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Transgender Awareness Week: What To Do + Where to Donate

(flyer via Audre Lorde Project / Facebook)

(flyer via Audre Lorde Project / Facebook)

Life seems pretty bleak post-November 9, and even moreso when you consider that 2016 has been declared the “deadliest year on record” for transgender individuals in America, with 24 trans people– predominantly women of color– murdered so far.

This week, GLAAD’s Transgender Awareness Week continues, culminating on Sunday with the Transgender Day of Awareness. Founded in 1998 by a trans advocate in honor of trans woman Rita Hester’s memory, TDOR has been commemorated every year by vigils and other community-based events. Here are several goings-on this week, fun and solemn alike, that are either directly affiliated with Trans Awareness Week or serve to spotlight and lift up trans and queer individuals or groups.

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Anarchists Aiming to Stop ‘Bushwick II’ Development in Its Tracks

The Base, Bushwick’s anarchist hub. (Photo: Karissa Gall)

The Base, Bushwick’s anarchist hub. (Photo: Karissa Gall)

It was difficult to ignore the fluttering signs at last week’s Bushwick Community Plan meeting. Sure, they were black-and-white, only about as big as two sheets of computer paper and just as flimsy, but there were tons of them. As City Council members Antonio Reynoso and Rafael Espinal touted their community-driven alternative to developer-led change, almost everyone sitting in front of them seemed to be holding a flyer reading: “EVICT THE RICH.” The rallying cry may have been more Mao Tse-tung than #BushwickBerners, but the Brooklyn Solidarity Network (BSN) couldn’t have been more serious. 

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Film screening: We Don’t Like Samba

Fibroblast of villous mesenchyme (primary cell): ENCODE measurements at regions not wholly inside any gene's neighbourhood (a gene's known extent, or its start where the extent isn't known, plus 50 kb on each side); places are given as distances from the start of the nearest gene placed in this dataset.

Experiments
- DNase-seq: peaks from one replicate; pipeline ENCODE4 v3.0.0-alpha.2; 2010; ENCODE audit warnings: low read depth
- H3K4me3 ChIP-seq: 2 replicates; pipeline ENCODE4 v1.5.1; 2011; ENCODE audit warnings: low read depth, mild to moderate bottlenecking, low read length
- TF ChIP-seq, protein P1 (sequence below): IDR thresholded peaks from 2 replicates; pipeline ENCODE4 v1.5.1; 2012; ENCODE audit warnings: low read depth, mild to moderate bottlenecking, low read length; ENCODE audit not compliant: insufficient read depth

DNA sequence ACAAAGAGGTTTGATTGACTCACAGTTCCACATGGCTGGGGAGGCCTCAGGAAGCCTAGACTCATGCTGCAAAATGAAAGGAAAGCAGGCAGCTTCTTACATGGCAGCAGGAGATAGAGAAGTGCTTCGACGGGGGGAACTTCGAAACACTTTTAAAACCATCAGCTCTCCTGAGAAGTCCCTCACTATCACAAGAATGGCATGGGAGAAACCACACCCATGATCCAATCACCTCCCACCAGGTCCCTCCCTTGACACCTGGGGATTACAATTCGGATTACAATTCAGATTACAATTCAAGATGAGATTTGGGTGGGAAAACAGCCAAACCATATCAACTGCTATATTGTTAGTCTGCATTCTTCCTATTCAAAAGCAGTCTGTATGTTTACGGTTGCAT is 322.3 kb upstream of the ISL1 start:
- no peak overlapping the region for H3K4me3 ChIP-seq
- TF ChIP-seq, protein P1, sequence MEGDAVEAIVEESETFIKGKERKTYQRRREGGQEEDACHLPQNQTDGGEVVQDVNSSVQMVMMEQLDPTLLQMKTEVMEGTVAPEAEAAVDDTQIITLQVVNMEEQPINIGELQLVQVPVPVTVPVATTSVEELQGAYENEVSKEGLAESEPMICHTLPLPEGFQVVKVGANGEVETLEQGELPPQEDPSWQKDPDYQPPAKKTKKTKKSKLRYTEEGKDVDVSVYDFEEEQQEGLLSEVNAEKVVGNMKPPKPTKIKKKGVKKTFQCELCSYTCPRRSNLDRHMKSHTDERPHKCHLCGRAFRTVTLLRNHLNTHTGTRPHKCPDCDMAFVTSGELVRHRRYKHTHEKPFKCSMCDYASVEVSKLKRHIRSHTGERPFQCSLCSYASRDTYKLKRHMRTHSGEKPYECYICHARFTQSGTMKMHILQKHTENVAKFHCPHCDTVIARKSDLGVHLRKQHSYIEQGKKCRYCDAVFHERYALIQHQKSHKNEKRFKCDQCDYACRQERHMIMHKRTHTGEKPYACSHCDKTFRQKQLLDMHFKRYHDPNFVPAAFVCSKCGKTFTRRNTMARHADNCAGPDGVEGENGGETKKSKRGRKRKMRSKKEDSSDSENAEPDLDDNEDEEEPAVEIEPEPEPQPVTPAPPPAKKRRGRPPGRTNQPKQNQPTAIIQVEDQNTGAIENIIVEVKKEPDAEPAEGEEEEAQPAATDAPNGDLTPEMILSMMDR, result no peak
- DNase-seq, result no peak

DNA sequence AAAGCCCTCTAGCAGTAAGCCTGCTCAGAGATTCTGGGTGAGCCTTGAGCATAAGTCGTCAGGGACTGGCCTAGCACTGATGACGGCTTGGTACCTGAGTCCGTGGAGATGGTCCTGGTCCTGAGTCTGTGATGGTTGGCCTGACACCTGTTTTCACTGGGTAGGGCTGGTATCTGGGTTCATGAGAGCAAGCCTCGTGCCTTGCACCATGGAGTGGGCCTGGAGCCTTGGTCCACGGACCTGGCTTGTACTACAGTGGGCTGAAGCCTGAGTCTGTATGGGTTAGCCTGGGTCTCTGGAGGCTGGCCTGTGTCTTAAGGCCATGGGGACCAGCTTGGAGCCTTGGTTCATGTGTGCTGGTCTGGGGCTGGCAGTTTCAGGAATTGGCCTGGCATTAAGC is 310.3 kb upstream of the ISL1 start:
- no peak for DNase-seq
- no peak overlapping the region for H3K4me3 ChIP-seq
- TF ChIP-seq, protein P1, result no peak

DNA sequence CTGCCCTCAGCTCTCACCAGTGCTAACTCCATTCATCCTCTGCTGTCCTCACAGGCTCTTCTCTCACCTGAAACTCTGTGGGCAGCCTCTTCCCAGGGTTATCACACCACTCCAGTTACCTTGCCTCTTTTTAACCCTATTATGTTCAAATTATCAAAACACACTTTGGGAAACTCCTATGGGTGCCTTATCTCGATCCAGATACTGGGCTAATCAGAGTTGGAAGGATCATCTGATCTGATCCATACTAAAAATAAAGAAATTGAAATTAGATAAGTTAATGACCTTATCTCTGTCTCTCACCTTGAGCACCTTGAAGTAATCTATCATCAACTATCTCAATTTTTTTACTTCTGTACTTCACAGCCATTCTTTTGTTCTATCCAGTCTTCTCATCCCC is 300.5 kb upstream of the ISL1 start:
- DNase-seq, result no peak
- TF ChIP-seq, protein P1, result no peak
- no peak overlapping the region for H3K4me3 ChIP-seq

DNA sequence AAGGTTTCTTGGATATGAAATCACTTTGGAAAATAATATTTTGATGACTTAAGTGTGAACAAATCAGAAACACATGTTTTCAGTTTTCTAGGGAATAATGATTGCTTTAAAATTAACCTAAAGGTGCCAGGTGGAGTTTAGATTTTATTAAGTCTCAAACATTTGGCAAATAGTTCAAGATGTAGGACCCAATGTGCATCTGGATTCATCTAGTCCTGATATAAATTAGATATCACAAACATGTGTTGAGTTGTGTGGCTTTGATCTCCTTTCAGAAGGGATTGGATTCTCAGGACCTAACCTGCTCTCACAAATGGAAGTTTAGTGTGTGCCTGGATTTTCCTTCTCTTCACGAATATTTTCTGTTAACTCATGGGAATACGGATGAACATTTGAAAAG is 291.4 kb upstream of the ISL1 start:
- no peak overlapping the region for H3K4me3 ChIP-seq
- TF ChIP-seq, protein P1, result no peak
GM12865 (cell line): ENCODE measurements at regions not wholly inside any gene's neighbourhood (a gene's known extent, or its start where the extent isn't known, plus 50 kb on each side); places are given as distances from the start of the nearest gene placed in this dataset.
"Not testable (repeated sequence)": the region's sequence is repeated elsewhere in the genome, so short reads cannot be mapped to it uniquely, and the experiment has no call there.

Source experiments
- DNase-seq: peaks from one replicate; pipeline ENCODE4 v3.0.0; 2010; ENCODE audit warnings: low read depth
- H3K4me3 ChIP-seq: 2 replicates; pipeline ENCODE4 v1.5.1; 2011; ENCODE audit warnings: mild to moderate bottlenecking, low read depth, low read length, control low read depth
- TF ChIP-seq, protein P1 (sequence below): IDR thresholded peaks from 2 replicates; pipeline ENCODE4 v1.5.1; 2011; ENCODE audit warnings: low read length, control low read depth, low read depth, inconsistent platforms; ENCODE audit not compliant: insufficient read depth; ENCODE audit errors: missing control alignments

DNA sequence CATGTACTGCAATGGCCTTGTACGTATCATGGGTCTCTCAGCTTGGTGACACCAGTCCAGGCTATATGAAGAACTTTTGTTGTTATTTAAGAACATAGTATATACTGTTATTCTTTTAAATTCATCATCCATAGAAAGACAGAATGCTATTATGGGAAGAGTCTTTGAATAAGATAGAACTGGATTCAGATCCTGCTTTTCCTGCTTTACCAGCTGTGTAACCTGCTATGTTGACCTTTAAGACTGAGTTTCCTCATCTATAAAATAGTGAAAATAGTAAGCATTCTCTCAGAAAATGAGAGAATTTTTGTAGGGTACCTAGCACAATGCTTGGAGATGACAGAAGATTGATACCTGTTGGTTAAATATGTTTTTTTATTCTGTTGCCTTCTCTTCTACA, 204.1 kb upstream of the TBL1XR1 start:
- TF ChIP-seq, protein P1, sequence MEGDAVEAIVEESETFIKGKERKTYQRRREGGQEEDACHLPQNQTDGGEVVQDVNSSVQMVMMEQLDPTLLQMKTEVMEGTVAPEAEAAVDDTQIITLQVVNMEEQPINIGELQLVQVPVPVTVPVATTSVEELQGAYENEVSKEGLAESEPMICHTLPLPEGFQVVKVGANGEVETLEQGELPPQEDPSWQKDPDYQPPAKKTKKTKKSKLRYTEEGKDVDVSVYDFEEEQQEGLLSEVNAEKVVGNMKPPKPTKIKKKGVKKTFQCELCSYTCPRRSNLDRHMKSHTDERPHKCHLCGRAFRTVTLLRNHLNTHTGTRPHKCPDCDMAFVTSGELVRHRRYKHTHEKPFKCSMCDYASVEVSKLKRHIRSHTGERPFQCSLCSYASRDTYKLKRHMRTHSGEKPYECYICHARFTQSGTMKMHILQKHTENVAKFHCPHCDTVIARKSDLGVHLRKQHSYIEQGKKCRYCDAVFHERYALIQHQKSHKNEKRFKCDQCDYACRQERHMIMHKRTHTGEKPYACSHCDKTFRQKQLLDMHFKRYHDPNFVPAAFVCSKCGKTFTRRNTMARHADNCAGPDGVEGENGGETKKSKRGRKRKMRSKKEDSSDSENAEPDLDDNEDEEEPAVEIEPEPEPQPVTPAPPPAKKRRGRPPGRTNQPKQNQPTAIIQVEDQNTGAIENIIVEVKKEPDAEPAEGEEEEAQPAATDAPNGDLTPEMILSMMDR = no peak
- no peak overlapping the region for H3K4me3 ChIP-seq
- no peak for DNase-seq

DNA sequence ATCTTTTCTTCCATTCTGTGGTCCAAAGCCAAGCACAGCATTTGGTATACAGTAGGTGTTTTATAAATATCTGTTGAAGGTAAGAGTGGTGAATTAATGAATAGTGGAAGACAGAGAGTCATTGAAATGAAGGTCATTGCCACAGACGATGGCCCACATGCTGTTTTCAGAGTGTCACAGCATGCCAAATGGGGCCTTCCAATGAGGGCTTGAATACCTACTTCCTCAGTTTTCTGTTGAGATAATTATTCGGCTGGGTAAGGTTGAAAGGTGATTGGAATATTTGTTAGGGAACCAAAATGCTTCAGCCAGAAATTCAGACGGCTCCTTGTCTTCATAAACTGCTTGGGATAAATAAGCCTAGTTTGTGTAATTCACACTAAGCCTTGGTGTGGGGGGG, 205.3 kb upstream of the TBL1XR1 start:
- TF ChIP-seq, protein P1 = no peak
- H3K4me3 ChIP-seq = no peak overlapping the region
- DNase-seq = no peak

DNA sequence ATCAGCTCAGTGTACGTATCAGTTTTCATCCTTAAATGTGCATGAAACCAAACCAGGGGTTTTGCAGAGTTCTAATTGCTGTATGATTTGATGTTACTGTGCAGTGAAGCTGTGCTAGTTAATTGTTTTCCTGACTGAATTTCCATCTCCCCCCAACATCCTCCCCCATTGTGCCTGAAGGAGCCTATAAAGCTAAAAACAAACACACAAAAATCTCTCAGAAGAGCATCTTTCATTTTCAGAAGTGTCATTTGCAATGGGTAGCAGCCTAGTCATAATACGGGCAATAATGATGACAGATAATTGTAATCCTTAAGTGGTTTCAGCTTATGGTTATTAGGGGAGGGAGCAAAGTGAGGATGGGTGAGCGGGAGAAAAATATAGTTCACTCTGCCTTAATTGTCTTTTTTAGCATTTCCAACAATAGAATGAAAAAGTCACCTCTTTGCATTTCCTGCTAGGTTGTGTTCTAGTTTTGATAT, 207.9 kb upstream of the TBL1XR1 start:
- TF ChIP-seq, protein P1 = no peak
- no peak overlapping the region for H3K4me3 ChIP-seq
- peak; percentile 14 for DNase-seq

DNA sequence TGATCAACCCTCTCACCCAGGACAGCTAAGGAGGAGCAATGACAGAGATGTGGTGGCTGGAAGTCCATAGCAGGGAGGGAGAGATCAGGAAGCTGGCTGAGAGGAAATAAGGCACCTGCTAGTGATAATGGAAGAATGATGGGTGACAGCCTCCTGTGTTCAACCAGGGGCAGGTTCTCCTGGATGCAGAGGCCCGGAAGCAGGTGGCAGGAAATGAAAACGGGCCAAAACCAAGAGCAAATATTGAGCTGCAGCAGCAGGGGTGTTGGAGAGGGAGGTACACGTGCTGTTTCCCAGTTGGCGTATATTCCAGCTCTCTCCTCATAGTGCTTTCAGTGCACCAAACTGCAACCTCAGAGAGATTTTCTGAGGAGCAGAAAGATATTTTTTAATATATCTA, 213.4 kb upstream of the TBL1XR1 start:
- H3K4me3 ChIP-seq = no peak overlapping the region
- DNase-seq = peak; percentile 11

Brazil’s meteoric rise as a success-story of the developing world—its shooting-star status as one of the BRIC states—imploded just before the global community turned its eyes to the country during the 2014 world cup. Rioting in the streets, vehement protest art, and police crackdowns went underreported, as the soccer frenzy kicked in. We Don’t Like Samba, which unofficially premiered recently at the Fusion Festival, tracks the protest movement that began in June 2013, after the costs for public transportation rose. That mass movement has inspired hundreds of other, smaller demonstrations: workers on wildcat strikes, women protesting the Papal visit, residents combating urbanization projects. “We are not samba dancers” say the striking garbage workers known as “Garis” in one interview. “We are rebels”.

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How to Overthrow the Illuminati

I almost wish that we could take this one at face value, and learn in earnest how to combat the shadowy organization that is (obviously!) slowly infiltrating the upper echelons of government, business and media in order to implement a new world order through a complex system of signs and symbols. Sadly, that’s not the case. Despite what you might have heard about the nefarious Illuminati connections of Jay-Z, Beyonce, Obama, and Kim Kardashian, The Base is not here to help us take the mofos down. Instead, the leftist community organization believes that “Illuminati theory helps oppressed people to explain our experiences in the hood.” So they’ve put together a pamphlet redirecting attention to ways in which citizens can tackle the very real issues of oppression and exploitation. Come along, and channel your abundant conspiracy theory energy into thinking about social change.

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Readings and Talks: Secret Societies, Southron Turncloaks and Storytellers

Since everyone cool/loaded has left the city for a summer get-away and you’re still here, what better way to pass these lazy days than by learning to battle the Illuminati, showing off your mad fanboy language skillz or getting acquainted with Emperor Augustus. 

Thursday August 21

dearbetter copyJulie Schumacher + Ethan Rutherford
Dear Committee Members, Julie Schumacher’s eighth novel, is an epistolary satire of academia that has been earning—as the title of a Slate review puts it, “Strongest possible endorsement.” Made up of letters of recommendation written by a beleaguered literature professor (whose promising career in fiction is now just a fading memory), the book is a bitingly witty portrait of a dying English department and the embittered man who dwells in its decomposing innards.  Keep Reading »

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Readings and Talks: Psilocybin, Pitchfork, and Nightmare Landlords

Learn about the rise and fall and rise of hallucinogenic mushrooms, the fight for tenant rights in Poland, and re-appreciate the street art you no longer notice, with this week’s worthy readings and talks.